Legal fight | 

Promotion company founded by Daniel Kinahan says it 'is not front for European drug cartel'

MTK denies it launders drug money in court battle against rival promoter

The President of the World Boxing Council has made extraordinary claims about Daniel Kinahan

Patrick O'Connell

MTK, the boxing company founded by Daniel Kinahan, has denied it is a front for a 'European drug cartel' in fresh court documents submitted as part of a legal battle in California.

Papers were filed on behalf of MTK Global this week as it seeks to have 'default' entered against it set aside in a case concerning the alleged poaching of boxer JoJo Diaz.

In documents filed on Tuesday, MTK Global denied it was correctly served a court summons in the United Arab Emirates by rival promoter Moses Heredia and furthermore described allegations it is a corrupt organisation involved in money-laundering  as 'wild".

"Mr Heredia's RICO claims fail," submitted MTK Global's lawyer David Harris, "because, contrary to his wild allegations, MTK Global is not a front for a European drug cartel, does not engage in money laundering, and does not make money from the sale of illicit drugs; rather, MTK Global is a successful and well-respected boxing management and promotions company."

Fighter Joseph ‘JoJo’ Diaz

In early February, the Sunday World revealed how defaults in the multi-million case had been entered against mob boss Daniel Kinahan and MTK Global by lawyers for Heredia - after the court was informed neither had responded to court summons.

This gave Kinahan and MTK Global a period 45 days to avoid having a full default judgment issued against them in favour of Heredia - who is understood to be seeking damages of up to US$2m over MTK's alleged poaching of Diaz.

Heredia's lawyer Eric Montalvo has previously vowed he will seek to have Kinahan's assets in his Dubai bolthole frozen to pay off the judgment.

Kinahan continues to live a life of luxury in Dubai while a large number of his criminal associates serve lengthy sentences in Ireland.

Previously, in legal documents filed by lawyer and former marine Eric Montalvo on behalf of Heredia Boxing Management (HBM), he stated that the company had a five-year contract to represent Mr Diaz, which expired in 2022.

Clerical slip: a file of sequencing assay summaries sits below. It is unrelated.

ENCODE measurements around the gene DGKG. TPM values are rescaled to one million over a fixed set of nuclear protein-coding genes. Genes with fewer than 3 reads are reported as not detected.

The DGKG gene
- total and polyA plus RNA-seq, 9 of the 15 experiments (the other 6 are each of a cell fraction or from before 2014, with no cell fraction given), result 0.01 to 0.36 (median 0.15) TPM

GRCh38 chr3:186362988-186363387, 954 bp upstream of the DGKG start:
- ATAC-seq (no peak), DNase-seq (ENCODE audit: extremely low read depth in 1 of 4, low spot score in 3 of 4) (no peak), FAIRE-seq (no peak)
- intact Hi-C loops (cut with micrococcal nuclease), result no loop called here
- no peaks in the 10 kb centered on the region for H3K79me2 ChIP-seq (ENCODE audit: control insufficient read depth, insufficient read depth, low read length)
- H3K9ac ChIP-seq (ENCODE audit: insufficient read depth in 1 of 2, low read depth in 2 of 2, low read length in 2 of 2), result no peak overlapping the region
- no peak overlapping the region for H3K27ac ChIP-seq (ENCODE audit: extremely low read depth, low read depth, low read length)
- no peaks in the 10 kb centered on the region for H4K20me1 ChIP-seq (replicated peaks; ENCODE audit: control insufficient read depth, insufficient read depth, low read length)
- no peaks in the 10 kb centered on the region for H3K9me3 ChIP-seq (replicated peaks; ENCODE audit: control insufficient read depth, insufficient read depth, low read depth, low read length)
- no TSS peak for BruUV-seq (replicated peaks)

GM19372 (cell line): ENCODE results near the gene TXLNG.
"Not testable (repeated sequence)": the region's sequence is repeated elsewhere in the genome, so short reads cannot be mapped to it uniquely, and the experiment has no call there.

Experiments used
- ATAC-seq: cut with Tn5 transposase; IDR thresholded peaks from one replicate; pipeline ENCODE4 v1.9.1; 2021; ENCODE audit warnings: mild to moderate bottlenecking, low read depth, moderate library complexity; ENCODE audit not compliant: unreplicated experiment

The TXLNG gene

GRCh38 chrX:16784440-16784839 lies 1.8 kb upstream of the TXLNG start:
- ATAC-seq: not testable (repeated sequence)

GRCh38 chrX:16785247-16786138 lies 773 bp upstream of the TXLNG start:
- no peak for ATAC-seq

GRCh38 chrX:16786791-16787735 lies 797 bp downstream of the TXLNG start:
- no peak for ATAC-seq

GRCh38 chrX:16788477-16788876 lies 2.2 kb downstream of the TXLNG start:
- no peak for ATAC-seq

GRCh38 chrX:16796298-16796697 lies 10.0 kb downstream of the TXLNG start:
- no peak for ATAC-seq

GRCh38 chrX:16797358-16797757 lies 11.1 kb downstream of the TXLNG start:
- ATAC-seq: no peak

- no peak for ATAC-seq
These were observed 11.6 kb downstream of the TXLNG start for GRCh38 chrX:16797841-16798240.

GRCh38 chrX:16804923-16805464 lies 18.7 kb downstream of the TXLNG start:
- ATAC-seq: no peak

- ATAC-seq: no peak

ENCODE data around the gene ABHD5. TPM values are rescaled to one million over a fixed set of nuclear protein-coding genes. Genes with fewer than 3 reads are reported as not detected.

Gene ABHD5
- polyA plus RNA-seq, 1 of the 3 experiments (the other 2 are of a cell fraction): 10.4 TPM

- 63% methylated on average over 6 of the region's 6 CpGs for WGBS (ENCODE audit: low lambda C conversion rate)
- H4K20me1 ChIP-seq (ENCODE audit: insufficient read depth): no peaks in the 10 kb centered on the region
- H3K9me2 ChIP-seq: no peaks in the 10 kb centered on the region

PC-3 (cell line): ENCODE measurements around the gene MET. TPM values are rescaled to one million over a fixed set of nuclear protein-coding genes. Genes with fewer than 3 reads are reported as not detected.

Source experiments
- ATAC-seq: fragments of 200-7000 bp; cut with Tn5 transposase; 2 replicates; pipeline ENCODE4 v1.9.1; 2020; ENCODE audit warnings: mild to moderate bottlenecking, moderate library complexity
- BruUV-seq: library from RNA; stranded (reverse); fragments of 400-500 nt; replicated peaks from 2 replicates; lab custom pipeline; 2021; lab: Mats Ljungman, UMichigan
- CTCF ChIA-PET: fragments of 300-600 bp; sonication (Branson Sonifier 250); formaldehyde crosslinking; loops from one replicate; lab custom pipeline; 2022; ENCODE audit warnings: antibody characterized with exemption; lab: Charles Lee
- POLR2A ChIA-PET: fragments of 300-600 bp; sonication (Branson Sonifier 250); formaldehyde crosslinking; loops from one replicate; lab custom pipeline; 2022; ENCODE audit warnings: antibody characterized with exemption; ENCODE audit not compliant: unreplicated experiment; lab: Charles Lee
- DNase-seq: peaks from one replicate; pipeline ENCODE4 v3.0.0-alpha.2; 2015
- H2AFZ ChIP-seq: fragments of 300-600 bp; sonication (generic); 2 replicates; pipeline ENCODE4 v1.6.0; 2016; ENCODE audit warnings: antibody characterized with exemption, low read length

The suit alleged MTK lured Mr Diaz away by offering him a $100,000 advance on his next prize purse, which "essentially caused Mr Diaz to mortgage his future away".

The papers also alleged MTK funded a campaign against Heredia in an effort to get it to release Mr Diaz as a client.

This included the sending of "threatening" letters and social media posts smearing Heredia.

The suit further alleged Kinahan still controls MTK and uses fights and its fighters to launder money from his international drugs trafficking operations.

Furthermore, it accused MTK and Kinahan of breaching the Racketeer Influenced and Corrupt Organisations (Rico) Act by using money derived from organised crime activity.

The Rico Act was introduced by the federal government to tackle organised crime, but it can also be used in civil suits.

Lawyer Montalvo

Now, however, MTK's lawyers, in seeking to have the default against MTK set aside, are insisting the service of the summons on their client was not valid.

"Mr Heredia must serve MTK Global in a manner that is consistent with UAE law," lawyer Mr Harris submitted.

The lawyer went on to accuse Mr Heredia of having engaged in 'gamesmanship' in seeking the default.

"Mr Heredia claims he served MTK Global in October 2021, but he did not file the proof of that purported service until January 2022," he submitted.

"He then promised the defendants that he would not seek entry of default against MTK Global while the parties were attempting to negotiate a global settlement, only to turn around and file an application for entry of default, without warning, notice, or explanation."

Concluding his submission, Mr Andrew said: "MTK Global respectfully requests that the Court grant this motion and set aside the default entered against it."

MTK's motion is set for hearing on April 8 before Judge John W. Holcomb.

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